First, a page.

Published courtesy of Auroville Today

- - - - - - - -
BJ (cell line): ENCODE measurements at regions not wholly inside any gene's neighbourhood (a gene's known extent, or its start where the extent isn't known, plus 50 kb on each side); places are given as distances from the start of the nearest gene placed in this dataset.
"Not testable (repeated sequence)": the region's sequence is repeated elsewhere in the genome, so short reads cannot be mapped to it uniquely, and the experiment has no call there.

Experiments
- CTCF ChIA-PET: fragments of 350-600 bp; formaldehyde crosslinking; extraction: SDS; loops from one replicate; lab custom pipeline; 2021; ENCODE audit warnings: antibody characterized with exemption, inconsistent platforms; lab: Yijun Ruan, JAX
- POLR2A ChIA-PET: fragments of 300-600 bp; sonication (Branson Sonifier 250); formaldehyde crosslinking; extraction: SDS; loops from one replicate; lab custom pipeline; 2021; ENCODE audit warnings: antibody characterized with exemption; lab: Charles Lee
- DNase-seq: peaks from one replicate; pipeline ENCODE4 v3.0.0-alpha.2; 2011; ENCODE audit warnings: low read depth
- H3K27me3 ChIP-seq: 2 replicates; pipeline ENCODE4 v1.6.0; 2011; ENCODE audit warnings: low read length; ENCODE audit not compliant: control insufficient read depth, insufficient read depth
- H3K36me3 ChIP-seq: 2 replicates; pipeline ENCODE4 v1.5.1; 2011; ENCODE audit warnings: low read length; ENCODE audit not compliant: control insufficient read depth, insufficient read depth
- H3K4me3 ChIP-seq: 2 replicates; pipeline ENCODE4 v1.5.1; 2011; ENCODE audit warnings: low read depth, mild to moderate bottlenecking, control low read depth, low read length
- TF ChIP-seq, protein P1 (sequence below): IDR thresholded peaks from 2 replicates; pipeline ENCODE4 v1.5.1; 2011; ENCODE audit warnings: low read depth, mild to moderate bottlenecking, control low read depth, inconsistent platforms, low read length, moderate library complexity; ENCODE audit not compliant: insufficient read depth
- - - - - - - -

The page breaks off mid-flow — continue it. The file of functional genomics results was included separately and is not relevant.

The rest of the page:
Local village and Auroville coastal settlements affected Repos beach on a Sunday morning is usually a place of relaxation and fun. But Sunday, 26th December was different. For, beginning at around 8.30 that morning, a series of huge waves hit the beach and flooded into Repos community. “The first one was maybe four metres high,” wrote Anton at the time, “the next ones were less. It all looks like a ‘tsunami’, caused by an undersea earthquake.” It was a good guess. A ‘tsunami’ or series of tidal waves had been triggered by a massive quake—measuring 8.9 on the Richter Scale, the biggest worldwide in 40 years—off the west coast of Sumatra, over 2000 kilometres away. The quake displaced massive amounts of water which struck Sumatra and Thailand but which also raced across the Indian Ocean to crash with devastating force onto the coasts of south India, Sri Lanka, Bangladesh, the Nicobar and Andaman Islands and the low-lying Maldives. Even Somalia and other East African countries were affected. At first, the scale of the devastation was not realized. Repos itself escaped relatively lightly, as did the community of Quiet to the south. But then reports came in of many huts and possessions being destroyed in the villages of Bommaiyapalayam, Pillaichavady and Kalapet, and of the deaths of villagers (almost 20 in Kalapet alone), particularly among the fishing communities which live close to the water’s edge. In fact, it soon emerged that the villages and Auroville communities to the north of Repos had been very hard hit: although no Aurovilians or visitors were missing or seriously injured by the waves, there were a number of close escapes as houses were devastated in Sri Ma and Eternity was almost completely destroyed. Chennai was also hard hit. Here 131 people were washed away, including walkers and children playing cricket on the Marina Beach, while one of the atomic reactors at nearby Kalpakkam power plant was shut down when seawater entered the plant. The majority of fatalities, however, were in Nagapattinam district in south Tamil Nadu. In the immediate aftermath there was panic and shock in the seaside villages near Auroville. As there were warnings that further tsunamis could be generated by aftershocks, (17 aftershocks were actually registered by geological monitoring stations in the next two days, but of a much lesser intensity than the original quake) many villagers fled to higher ground, carrying whatever they could of their possessions. Many began to congregate in Kuilapalayam and Kottakarai villages which are on the plateau. Aurovilians set up an emergency tent-village near New Creation to provide shelter, blankets and food to the displaced villagers, who soon numbered over 1,000, and a relief centre was created in a Night School in Kottakarai to care for after another 200 villagers. Meanwhile residents of Auroville beach communities put out an urgent call for Aurovilians to assist them in cleaning up the mess and in guarding whatever was left (as all the fences had been swept away by the water, there were security concerns). At noon on Sunday the BBC announced that several hundred people had been killed by the tsunami in south India and Sri Lanka. This figure was soon revised steeply upwards. By Wednesday morning over 32,500 deaths had been confirmed in Sumatra alone, 18,700 in Sri Lanka, almost 4,500 in mainland India (with unconfirmed reports of a further 7,000 victims in the Andaman and Nicobar Islands) and 1,500 in Thailand. As thousands are still missing in the 10 countries affected, these figures are bound to rise: it is likely that the final death-toll for all the countries affected will easily exceed 75,000. As one expert put it, “A tsunami of this size happens only once in a generation.” By Wednesday what was described by a U.N. Relief Coordinator as “the biggest relief effort the world has ever seen” was swinging into action as governments and relief organizations around the world rushed supplies and aid personnel to the countries affected. The damage to the countries affected has been reckoned in billions of dollars and the number of people displaced in the hundreds of thousands. The Union Home Minister estimated that 70,000-80,000 people had been displaced in Tamil Nadu alone and a further 30,000 in Pondicherry State. Many of these families have lost not only their bread-winner but also their houses and all their possessions. But the horror for the survivors is not necessarily over: now there is the danger of communicable diseases breaking out. The Chief Minister of Tami Nadu, Jayalalithaa, has assured the affected people that the Government will adequately compensate them, while the Central Government has immediately allocated 25 crores rupees to the Pondicherry administration to assist with disaster relief. Various Relief Funds have also been set up by private and public organizations in India. Auroville has opened up two accounts for donations, one to assist the villagers and one for the reconstruction of Auroville beach communities (see accompanying box). On January 1st, a jazz benefit concert was put on by Aurovilians to raise additional funds. This was the first tsunami in over 60 years to hit Tamil Nadu. However, as this quake happened on an active fault-line which stretches from south of Sumatra to as far north as the Nicobar and Andaman Islands, the east coasts of India and Sri Lanka are clearly in a danger zone. What can be done to prevent such destruction in the future? It’s been pointed out that if there had been a tsunami early-warning system covering the Indian Ocean and Bay of Bengal, like the one that already operates in the Pacific Ocean, many lives could have been saved. After all, it took over two hours for the tsunami to travel from the epicentre of the quake to the coastline of India. The Minister for Science and Technology said the Centre would initiate measures to put together a system that would provide advance warning of tsunamis. This may involve, among other things, India joining the International Coordination Group of the Tsunami Warning System. Dr. M.S.Swaminathan, ex-Chairman of the Auroville Foundation, also pointed out that coastal mangrove forests provided good protection against the tidal waves and suggests the widespread regeneration of such forests. TSUNAMIS Tsunamis is Japanese for ‘harbour wave’. They are usually caused by underwater earthquakes. Part of the sea floor can snap abruptly upward while other areas sink. This abrupt displacement of huge volumes of water starts a series of waves that rush outwards. The waves travel very far and fast (at up to 800 kms an hour). At first the waves can be very far apart, and in deep water their crests are not high, making them difficult to detect by sight (they can be detected by special instruments placed on buoys). But when a tsunami approaches the shore, it slows down and its height grows. Previously separate tsunami waves may also merge. Depending on the shape of the seafloor off the coast, a tsunami may manifest as a surge or as wall of water. Waves can range from 6-20 metres when they hit the shore. A tsunami almost 50 metres high slammed into Alaska in 1958. The force of the water also means they can travel far inland before dissipating. On 26th December, some of the tidal waves hitting the coast of Sri Lanka penetrated up to two kilometres inland. Another phenomenon of tsunamis is that they tend to ‘suck’ water towards them as they approach the shoreline. In fact, one sign of an approaching tidal wave is that the sea suddenly goes out many hundred metres, exposing a huge new stretch of the seabed.